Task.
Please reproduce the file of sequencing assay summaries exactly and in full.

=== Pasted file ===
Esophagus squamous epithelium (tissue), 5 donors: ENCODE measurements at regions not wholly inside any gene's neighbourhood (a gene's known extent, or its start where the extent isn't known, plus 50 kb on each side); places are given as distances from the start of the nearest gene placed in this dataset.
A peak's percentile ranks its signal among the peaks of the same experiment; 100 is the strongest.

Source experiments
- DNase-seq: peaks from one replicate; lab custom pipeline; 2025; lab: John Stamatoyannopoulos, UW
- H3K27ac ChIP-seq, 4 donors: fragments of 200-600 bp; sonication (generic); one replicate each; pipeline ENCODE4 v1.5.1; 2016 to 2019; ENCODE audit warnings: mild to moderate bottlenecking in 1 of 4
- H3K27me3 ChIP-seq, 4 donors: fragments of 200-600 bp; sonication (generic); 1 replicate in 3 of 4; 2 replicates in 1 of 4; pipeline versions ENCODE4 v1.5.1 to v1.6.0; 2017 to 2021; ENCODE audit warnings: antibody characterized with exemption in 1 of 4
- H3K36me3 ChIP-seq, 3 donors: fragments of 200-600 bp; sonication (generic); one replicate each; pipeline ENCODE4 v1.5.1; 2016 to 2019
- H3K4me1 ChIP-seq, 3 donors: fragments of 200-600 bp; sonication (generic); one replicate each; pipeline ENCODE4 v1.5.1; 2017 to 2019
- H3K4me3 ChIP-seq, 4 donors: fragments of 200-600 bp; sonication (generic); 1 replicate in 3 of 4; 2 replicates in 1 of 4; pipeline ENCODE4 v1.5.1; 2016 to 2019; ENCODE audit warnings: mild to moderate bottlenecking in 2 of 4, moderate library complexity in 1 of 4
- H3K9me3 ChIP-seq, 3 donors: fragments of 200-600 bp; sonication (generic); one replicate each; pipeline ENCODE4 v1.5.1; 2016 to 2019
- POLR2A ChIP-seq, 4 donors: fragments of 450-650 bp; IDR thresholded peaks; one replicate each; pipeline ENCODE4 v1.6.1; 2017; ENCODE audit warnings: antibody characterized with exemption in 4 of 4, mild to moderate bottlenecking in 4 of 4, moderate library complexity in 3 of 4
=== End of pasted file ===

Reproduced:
Esophagus squamous epithelium (tissue), 5 donors: ENCODE measurements at regions not wholly inside any gene's neighbourhood (a gene's known extent, or its start where the extent isn't known, plus 50 kb on each side); places are given as distances from the start of the nearest gene placed in this dataset.
A peak's percentile ranks its signal among the peaks of the same experiment; 100 is the strongest.

Source experiments
- DNase-seq: peaks from one replicate; lab custom pipeline; 2025; lab: John Stamatoyannopoulos, UW
- H3K27ac ChIP-seq, 4 donors: fragments of 200-600 bp; sonication (generic); one replicate each; pipeline ENCODE4 v1.5.1; 2016 to 2019; ENCODE audit warnings: mild to moderate bottlenecking in 1 of 4
- H3K27me3 ChIP-seq, 4 donors: fragments of 200-600 bp; sonication (generic); 1 replicate in 3 of 4; 2 replicates in 1 of 4; pipeline versions ENCODE4 v1.5.1 to v1.6.0; 2017 to 2021; ENCODE audit warnings: antibody characterized with exemption in 1 of 4
- H3K36me3 ChIP-seq, 3 donors: fragments of 200-600 bp; sonication (generic); one replicate each; pipeline ENCODE4 v1.5.1; 2016 to 2019
- H3K4me1 ChIP-seq, 3 donors: fragments of 200-600 bp; sonication (generic); one replicate each; pipeline ENCODE4 v1.5.1; 2017 to 2019
- H3K4me3 ChIP-seq, 4 donors: fragments of 200-600 bp; sonication (generic); 1 replicate in 3 of 4; 2 replicates in 1 of 4; pipeline ENCODE4 v1.5.1; 2016 to 2019; ENCODE audit warnings: mild to moderate bottlenecking in 2 of 4, moderate library complexity in 1 of 4
- H3K9me3 ChIP-seq, 3 donors: fragments of 200-600 bp; sonication (generic); one replicate each; pipeline ENCODE4 v1.5.1; 2016 to 2019
- POLR2A ChIP-seq, 4 donors: fragments of 450-650 bp; IDR thresholded peaks; one replicate each; pipeline ENCODE4 v1.6.1; 2017; ENCODE audit warnings: antibody characterized with exemption in 4 of 4, mild to moderate bottlenecking in 4 of 4, moderate library complexity in 3 of 4